Check Gradient (Jacobian) of objective function -- what is the meaning of absolute difference (1e-6) if component of gradient is less than 1 ?
14 vues (au cours des 30 derniers jours)
I use lsqnonlin to solve my data-fitting problem and provide the Jacobian, which I verify using CheckGradients option.
As stated here, if a component of the Jacobian is less than 1, gradient check is successful if the absolute difference between the user-shipped Jacobian and Matlabs finite-difference approximation of that component is less than 1e-6.
Example: Jacobian_USER(1,1)=2e-7, Jacobian_MATLAB(1,1)=1e-7.
Here, Jacobian_USER(1,1) is clearly wrong, but Jacobian check would be successful. Is that true?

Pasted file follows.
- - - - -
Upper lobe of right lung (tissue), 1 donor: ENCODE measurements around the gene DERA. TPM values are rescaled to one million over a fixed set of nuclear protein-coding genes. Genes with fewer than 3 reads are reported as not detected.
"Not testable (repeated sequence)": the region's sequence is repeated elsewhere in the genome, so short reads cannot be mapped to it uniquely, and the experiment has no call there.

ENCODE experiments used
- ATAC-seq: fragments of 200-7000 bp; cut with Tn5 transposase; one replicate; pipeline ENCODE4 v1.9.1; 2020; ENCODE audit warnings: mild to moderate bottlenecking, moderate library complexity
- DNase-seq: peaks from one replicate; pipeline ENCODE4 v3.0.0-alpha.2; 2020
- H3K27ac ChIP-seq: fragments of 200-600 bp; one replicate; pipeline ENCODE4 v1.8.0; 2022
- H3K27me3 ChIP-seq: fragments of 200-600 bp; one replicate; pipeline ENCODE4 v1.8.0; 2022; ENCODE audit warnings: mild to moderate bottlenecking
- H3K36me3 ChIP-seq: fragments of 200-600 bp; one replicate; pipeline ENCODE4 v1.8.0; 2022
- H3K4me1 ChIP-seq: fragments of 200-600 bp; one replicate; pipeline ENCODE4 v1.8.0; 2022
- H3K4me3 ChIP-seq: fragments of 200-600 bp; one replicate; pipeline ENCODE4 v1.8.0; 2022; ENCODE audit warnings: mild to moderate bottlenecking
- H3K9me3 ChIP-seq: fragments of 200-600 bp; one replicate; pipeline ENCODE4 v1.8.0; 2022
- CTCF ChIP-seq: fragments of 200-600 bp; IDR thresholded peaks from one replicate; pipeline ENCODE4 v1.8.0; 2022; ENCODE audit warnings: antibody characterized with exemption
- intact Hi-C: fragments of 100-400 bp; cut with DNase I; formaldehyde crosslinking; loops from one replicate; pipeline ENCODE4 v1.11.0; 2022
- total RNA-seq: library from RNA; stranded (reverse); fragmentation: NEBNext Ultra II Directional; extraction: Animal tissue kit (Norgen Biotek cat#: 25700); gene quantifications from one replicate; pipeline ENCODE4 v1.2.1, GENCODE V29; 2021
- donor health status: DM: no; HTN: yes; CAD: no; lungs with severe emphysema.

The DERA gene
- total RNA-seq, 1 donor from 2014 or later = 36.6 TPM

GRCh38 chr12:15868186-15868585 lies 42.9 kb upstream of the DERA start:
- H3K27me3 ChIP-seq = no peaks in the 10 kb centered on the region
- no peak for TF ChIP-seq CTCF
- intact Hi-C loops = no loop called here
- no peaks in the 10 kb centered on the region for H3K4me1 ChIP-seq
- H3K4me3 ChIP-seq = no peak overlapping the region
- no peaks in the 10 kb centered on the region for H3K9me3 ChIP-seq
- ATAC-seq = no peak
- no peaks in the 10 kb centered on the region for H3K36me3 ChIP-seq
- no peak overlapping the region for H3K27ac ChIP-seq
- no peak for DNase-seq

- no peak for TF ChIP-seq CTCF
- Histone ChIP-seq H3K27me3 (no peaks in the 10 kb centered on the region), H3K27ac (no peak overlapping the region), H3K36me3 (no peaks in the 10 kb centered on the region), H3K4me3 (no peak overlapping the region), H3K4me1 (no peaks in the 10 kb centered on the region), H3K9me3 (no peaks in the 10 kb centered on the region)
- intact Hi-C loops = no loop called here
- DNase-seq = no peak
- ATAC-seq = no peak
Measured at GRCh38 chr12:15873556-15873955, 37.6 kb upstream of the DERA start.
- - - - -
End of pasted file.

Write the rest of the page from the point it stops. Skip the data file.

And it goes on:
Matt J le 18 Jan 2023
Modifié(e) : Matt J le 18 Jan 2023
If I know my values are so small (around 1e-7) per nature, a difference between 1e-7 and 2e-7 is significant.
Not necessarily. The element-wise relative error is large, but remember lsqnonlin uses the Jacobian J in matrix products of the form J*x and J.'*y to compute its updates. If the average value of abs(J(m,n)) is 1000 and the average values of abs(x(n)) or abs(y(m)) is 10, then an absolute error of 1e-7 in any entry J(m,n) would likely contribute negligibly to J*x or J.'*y.
Regardless, if you don't have full confidence in DerivativeCheck, you can implement your own finite difference computation, using for example,
and then do the comparison according to a criterion you prefer.